Creating Positive Mealtime Habits: Tips for Feeding your fussy kids

Creating Positive Mealtime Habits: Tips for Feeding your fussy kids

Make mealtimes an important time where food is the focus. Do not encourage eating in front of the television or while playing video games – once again, it might appear easier to feed fussy kids while they are distracted, but if you persist, the pay-off in terms of long term habit formation is worth the effort.


Nutrition is a very important aspect of a child’s development. It is often overlooked that  this is the time during which habits are formed, habits which serve us, habits that we fall back upon throughout our lives.


Free An |Assortment of Healthy Snacks in Plastic Containers Stock Photo


It's crucial to realise that infants have small tummies, lots of activity, and short attention spans. Make it simple to feed them, and ensure that everything they consume is healthy. Stock the house and kitchen with protein rich food for kids snacks that the kids can access easily and encourage them to help themselves. Simple examples are nuts (check first for allergies), seeds (pumpkin, sunflower, flax, sesame, can include all in a chikki) and fun things that they enjoy.

 Free photo young indian boy watching television


For fussy eaters, play games with them – they get a day to choose what they will eat and you get a day to tell them what they will eat. Involve them in the selection of the actual fruits and vegetables that will be cooked, describe the qualities of each food item, discuss the colours, count small things like peas, make challenges such as how many legume bits in a bowl  (e.g. guess how many kabuli chana or rajma in 1 bowl ) – involve them in the food preparation process.  This might take time to begin with, but over time, it will become a habit and the pay-off will be immeasurable in terms of kids being familiar with what is good food and how this healthy food makes them feel.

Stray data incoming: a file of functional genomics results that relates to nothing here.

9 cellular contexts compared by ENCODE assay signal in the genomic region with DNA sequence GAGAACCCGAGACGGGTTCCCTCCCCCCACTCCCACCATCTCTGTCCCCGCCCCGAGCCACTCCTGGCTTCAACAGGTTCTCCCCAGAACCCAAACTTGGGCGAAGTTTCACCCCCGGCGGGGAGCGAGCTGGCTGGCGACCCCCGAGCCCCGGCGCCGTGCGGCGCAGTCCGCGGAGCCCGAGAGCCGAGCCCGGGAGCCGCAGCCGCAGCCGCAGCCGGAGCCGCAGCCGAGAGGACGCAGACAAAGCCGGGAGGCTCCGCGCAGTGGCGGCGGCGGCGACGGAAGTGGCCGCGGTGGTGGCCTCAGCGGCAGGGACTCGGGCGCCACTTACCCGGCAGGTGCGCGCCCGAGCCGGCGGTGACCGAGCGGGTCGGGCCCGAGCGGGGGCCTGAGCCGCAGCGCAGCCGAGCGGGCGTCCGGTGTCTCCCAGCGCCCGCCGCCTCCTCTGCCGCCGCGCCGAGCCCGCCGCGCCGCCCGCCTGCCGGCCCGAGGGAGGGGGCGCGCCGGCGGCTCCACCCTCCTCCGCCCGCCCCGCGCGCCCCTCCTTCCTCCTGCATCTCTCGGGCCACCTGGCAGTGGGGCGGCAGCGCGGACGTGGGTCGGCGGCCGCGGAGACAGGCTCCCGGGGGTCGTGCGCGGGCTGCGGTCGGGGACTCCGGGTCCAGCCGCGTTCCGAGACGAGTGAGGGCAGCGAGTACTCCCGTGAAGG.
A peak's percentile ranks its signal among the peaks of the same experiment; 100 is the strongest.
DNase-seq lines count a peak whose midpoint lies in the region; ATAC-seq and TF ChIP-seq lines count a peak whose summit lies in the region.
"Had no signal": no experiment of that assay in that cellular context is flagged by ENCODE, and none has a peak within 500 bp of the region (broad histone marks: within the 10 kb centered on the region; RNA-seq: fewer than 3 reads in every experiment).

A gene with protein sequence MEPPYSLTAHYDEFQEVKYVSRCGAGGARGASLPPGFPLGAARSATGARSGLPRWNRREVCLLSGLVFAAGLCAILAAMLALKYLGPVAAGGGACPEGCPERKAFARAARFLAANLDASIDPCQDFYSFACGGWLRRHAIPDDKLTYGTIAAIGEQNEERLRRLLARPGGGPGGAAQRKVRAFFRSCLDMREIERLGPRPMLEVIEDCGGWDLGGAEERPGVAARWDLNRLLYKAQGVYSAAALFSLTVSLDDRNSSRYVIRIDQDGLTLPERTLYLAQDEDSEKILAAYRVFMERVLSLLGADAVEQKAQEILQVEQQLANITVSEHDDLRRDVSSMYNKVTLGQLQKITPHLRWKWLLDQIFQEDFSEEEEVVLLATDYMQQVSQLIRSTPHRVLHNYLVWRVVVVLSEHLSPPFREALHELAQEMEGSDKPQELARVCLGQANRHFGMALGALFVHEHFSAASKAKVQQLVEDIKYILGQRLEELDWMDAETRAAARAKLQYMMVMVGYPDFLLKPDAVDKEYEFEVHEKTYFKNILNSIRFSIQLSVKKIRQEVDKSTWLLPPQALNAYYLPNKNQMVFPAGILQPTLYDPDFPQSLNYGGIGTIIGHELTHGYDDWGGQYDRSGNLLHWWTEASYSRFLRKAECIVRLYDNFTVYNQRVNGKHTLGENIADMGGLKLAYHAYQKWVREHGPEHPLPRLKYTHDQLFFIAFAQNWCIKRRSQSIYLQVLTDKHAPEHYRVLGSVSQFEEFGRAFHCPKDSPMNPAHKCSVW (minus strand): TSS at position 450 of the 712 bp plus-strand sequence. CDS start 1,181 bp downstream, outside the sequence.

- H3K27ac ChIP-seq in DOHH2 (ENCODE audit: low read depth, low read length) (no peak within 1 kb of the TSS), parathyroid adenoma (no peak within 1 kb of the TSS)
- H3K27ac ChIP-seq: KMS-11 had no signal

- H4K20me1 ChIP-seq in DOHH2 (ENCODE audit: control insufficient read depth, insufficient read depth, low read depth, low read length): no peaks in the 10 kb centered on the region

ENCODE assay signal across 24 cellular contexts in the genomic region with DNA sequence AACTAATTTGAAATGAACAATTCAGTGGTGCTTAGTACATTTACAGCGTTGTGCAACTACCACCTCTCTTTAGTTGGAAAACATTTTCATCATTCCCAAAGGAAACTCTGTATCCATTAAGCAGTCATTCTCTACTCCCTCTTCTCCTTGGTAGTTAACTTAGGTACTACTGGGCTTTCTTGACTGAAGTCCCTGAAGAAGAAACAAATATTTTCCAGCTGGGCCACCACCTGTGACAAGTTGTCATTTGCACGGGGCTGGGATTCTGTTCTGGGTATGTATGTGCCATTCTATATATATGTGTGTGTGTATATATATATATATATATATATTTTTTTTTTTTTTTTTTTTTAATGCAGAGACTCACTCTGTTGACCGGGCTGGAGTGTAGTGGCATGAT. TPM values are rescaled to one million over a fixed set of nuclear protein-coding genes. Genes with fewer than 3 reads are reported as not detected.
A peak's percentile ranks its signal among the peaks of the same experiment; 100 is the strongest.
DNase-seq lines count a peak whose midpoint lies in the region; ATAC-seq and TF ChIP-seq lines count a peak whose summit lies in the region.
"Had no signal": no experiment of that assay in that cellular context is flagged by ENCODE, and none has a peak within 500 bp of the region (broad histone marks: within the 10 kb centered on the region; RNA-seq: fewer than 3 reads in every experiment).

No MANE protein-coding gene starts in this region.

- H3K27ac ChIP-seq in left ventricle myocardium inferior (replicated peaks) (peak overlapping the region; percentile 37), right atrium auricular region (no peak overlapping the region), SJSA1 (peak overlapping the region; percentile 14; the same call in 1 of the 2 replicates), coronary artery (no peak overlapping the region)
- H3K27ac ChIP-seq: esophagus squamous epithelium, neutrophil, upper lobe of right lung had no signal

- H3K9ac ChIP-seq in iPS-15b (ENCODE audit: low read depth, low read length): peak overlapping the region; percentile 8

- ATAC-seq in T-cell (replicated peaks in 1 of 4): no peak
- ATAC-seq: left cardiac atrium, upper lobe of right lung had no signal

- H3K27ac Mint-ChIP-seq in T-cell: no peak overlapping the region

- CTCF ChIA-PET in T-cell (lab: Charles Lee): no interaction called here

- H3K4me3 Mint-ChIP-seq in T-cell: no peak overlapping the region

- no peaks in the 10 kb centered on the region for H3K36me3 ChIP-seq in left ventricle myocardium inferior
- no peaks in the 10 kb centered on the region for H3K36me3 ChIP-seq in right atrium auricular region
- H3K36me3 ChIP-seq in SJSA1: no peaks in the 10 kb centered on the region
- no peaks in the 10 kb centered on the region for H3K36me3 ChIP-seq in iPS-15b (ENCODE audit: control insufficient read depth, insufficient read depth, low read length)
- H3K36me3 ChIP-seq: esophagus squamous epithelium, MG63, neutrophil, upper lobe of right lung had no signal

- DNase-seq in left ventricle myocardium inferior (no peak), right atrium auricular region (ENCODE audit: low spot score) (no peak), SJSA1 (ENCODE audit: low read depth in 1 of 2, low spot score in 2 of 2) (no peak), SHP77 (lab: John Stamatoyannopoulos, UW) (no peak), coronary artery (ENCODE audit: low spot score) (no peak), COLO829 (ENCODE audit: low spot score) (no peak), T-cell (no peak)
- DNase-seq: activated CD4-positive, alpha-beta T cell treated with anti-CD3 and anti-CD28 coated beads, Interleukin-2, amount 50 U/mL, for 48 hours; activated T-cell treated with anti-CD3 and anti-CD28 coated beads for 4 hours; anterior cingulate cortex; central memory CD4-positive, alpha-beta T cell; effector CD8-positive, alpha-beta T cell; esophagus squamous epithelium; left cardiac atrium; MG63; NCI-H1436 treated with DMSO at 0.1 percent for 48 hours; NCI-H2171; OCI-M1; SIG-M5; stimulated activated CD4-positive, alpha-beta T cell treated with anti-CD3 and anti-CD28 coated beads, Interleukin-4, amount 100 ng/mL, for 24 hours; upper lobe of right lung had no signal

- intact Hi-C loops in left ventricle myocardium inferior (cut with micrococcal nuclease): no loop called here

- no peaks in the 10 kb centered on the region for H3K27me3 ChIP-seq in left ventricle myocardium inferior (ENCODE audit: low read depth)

In terms of what the kids need – the focus nutrients at this stage are


  • Protein – 16-20 grams per day – easily available in dahi, milk, eggs, dairy, legumes, nuts
  • Healthy fats – 25-30 grams per day – easily available in nuts, milk, dairy, olive oil, avocado, olives, cheese, nut butters
  • Calcium – 600mg per day – available in milk, sesame, dark leafy greens, dairy, figs, nuts. Combine all calcium rich foods with dairy (any source of lactic acid) for calcium absorption.
  • Iron – 9-15 grams per day – available in dark leafy greens, raisins, gud, beets, nuts, legumes, broccoli. Combine iron rich foods with lemon or tomato (any source of citric acid) for iron absorption.
  • Magnesium – 50-70 mg per day – available in dark leafy greens, pumpkin seeds, cashews, peanuts, whole grains, brown rice.
  • Zinc – 5-7 mg per day – available in beans, nuts, dairy, cashew, lentils, yoghurt, mushrooms
  • Vitamin A – both retinol and beta carotene – available in dairy and all coloured fruits and veggies – carrots, beets, peppers, spinach, broccoli, squash (bhopla), sweet potato
  • Vitamin B – especially including vitamins thiamine, riboflavin, niacin, B6, B9, B12 - eggs, milk, yoghurt, legumes, broccoli, sunflower seeds
  • Vitamin C – 40mg per day - oranges, grapefruit, strawberries, broccoli






Make mealtimes a special occasion when food is the main course. Do not encourage watching television or playing video games while eating. Although it might seem simpler to feed picky children while they are occupied, the long-term benefit is worthwhile if you stick with it. Play activities and make mealtimes a special occasion when the focus is on food for picky eaters. Include them in choosing the specific fruits and vegetables that will be prepared. Although it could take some time at first, doing this will eventually become second nature.




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